Q&A with our National Sport Manager

How did the Sport England funding come about?

Our sport & physical activity programme started in 2014 and has been growing ever since. We have worked with Sport England over the last five years supporting more people with complex needs to be active. This recent funding has come about following our work to date and our ambition to reach more people with complex disabilities who currently aren’t able to access opportunities due to a number of limitations with provision, society, and perception to name a few.

What do you mean by people with complex needs?

Complex disabilities, or complex needs, are descriptions used if you are living with two or more disabilities and require high levels of support with aspects of your daily life. You may need support from a range of health and social care services.

You may have complex needs from birth, or following illness or injury, or they may develop as you get older.

Over half of all people with complex disabilities miss out on participating in sport and physical exercise. Why do you think this is?

This research comes from Sport England’s annual ‘Active Lives’ Survey and it suggests that over half of people with complex disabilities are doing less than 30 minutes of exercise each week. here are a number of factors that can contribute to this such as the activities themselves not being inclusive to meet people’s individual needs, accessibility of venues, lack of confidence in the workforce to deliver adapted sessions, and perceptions that individuals, support staff and family members may have about what is possible for that individual. Our programme aims to break down those barriers, and provide environments where people have the time and space to be active in a way that suits them.

A man throwing a ball towards a girl who is holding a cricket bat and has stumps behind her.
A girl is batting in cricket and ready to hit the ball.

How will the funding enable you to create lifelong opportunities for people with complex disabilities to be active?

We are planning to grow our provision to more areas of the country expanding from three regions to five over the next three years. We will scale up our training to empower and instil confidence in the workforce to deliver high quality sport and physical activity sessions. We will work with all age ranges from 5 to 50+ to provide opportunities to be active at any stage of people’s lives.  We are leading the way on innovative solutions to being active through our sensory sport initiative, enabling people to access sport and physical activity in a more meaningful and engaging way tailored to the individual.  We will build on our learning and insight across the sports and health sector and continue to growth the breadth of partners we collaborate with to make this a reality.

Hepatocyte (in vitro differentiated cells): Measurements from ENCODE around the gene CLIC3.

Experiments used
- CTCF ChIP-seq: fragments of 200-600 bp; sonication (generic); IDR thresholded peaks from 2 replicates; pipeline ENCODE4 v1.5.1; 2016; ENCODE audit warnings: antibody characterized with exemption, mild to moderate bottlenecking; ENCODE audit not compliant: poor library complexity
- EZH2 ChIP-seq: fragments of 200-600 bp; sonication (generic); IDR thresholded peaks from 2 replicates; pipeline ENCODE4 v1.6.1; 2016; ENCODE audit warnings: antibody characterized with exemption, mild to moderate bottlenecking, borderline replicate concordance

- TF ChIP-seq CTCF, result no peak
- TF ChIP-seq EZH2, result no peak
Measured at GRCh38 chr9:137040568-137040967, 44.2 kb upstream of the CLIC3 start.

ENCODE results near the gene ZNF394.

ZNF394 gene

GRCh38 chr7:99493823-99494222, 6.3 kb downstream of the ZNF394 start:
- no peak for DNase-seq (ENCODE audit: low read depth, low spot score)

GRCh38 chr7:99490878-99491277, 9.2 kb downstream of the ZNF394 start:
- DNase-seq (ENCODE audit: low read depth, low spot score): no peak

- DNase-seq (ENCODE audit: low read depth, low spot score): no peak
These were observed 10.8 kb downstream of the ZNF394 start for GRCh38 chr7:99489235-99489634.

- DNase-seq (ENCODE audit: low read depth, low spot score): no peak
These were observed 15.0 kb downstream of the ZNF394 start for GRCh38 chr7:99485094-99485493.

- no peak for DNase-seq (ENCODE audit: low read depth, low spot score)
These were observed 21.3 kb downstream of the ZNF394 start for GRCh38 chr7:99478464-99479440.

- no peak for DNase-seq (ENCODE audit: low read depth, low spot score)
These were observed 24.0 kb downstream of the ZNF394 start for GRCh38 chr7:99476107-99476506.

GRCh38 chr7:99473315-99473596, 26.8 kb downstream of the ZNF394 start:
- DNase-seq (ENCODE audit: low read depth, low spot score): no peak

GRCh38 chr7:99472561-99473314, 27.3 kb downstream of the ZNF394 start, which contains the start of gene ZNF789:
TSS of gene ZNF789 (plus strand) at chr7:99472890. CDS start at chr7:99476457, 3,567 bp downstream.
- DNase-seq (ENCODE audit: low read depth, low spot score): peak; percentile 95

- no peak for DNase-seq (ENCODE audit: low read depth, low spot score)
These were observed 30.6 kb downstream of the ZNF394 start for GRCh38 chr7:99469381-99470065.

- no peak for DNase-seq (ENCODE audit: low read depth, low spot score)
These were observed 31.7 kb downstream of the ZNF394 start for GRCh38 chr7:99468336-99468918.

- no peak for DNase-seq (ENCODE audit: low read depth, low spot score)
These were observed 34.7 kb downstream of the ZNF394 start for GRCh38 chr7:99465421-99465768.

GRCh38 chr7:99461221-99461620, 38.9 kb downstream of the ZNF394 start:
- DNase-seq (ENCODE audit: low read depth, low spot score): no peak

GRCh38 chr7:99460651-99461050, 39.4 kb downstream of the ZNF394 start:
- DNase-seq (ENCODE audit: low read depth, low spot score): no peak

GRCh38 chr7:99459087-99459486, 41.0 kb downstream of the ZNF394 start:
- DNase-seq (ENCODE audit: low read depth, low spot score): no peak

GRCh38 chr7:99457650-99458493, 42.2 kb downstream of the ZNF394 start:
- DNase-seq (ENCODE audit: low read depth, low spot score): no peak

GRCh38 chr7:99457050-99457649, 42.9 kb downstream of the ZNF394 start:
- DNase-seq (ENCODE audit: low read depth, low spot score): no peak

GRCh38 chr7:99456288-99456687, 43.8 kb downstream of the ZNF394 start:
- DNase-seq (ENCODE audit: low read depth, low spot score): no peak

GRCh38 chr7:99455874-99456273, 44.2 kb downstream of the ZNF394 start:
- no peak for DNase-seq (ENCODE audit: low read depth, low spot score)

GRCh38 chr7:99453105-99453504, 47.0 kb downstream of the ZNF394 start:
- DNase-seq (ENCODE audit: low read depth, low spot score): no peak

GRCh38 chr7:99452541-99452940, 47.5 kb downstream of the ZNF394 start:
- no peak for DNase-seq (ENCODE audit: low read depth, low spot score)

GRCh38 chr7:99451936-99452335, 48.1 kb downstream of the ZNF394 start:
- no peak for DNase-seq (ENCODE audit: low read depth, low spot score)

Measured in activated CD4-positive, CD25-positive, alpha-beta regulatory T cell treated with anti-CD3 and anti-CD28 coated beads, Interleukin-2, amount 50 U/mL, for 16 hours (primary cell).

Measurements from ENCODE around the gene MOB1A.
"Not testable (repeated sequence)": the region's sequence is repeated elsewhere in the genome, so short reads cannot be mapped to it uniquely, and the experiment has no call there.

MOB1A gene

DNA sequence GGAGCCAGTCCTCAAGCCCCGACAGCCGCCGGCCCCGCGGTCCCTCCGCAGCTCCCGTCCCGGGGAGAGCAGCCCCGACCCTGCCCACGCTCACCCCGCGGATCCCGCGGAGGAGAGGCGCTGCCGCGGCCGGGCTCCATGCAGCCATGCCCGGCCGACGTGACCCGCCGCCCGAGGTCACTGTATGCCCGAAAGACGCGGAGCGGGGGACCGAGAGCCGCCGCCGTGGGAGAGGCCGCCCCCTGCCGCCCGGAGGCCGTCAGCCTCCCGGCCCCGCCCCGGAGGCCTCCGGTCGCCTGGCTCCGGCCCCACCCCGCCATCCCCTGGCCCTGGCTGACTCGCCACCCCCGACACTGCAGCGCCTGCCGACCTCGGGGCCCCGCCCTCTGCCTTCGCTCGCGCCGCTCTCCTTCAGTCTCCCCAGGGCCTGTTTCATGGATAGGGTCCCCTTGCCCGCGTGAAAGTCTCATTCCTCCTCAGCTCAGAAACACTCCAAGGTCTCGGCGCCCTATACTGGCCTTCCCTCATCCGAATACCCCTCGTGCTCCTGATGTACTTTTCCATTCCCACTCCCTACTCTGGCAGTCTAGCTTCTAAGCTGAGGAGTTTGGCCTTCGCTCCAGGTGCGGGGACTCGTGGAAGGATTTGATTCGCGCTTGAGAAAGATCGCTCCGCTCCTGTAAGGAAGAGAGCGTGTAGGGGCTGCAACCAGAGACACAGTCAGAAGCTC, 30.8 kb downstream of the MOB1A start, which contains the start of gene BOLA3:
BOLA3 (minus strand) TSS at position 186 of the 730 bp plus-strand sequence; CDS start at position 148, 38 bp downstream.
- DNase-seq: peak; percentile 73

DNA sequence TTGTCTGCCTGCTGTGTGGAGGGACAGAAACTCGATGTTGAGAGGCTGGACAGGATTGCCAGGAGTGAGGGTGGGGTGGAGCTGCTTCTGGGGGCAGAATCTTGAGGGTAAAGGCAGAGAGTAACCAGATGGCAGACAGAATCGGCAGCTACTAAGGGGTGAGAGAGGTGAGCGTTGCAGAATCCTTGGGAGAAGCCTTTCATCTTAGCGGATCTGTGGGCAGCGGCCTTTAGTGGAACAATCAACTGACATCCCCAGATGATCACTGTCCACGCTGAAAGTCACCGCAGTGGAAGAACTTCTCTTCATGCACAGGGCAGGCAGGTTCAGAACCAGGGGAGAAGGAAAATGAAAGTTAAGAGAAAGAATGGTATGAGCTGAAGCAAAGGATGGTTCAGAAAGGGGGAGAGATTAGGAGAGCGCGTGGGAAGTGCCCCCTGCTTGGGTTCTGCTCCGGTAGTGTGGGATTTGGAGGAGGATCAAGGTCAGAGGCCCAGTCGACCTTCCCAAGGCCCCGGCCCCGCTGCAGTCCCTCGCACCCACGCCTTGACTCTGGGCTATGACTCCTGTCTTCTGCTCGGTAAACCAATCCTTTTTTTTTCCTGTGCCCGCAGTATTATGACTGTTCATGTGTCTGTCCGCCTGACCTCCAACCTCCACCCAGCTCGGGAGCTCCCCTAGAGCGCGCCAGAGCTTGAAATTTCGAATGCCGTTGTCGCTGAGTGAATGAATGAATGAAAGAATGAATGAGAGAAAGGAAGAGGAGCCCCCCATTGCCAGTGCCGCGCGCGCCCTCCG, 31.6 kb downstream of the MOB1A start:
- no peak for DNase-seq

Can you give us an idea of the type of sport sessions you currently offer and where these sessions typically take place eg leisure centres, community halls?

To date we have delivered a variety of sessions, many of which are chosen by individuals themselves. We’ve got regular sessions in cycling, climbing, dance, football, swimming, martial arts, table tennis, and yoga – just to name a few!

These primarily take place in leisure facilities, community settings, or within supported services.  We work with a number of partners who support the delivery of these sessions across our regional areas of focus.

Sense and Sport England funding video

How many people with complex needs currently take part in your programmes and how many more people will this funding allow you to reach?

To date we have supported 2,060 people and delivered over 1,700 sessions.  Through this funding we hope to reach an additional 2,500 people with complex disabilities across more areas of the country!

How can the wider sport and physical activity sector better support and provide opportunities for those with complex disabilities to get active?

The sector has a role to play in ensuring that people with complex disabilities aren’t left out – it’s about recognising the individual needs that people have, and helping to break down societal barriers that exist in relation to what is possible.

There are some wonderful examples out there of connections that are made between disabled and non-disabled people through participating in sport and physical activity – we’d love to see more of this in our local communities!


Partnership is a critical factor that supports our work, and we are always keen to hear from people who would like to collaborate – fill in the form below or email Sense.Active@sense.org.uk and we’ll get in touch with you.



Alissa Ayling

Author: Alissa Ayling

Alissa is the National Sport Manager at Sense

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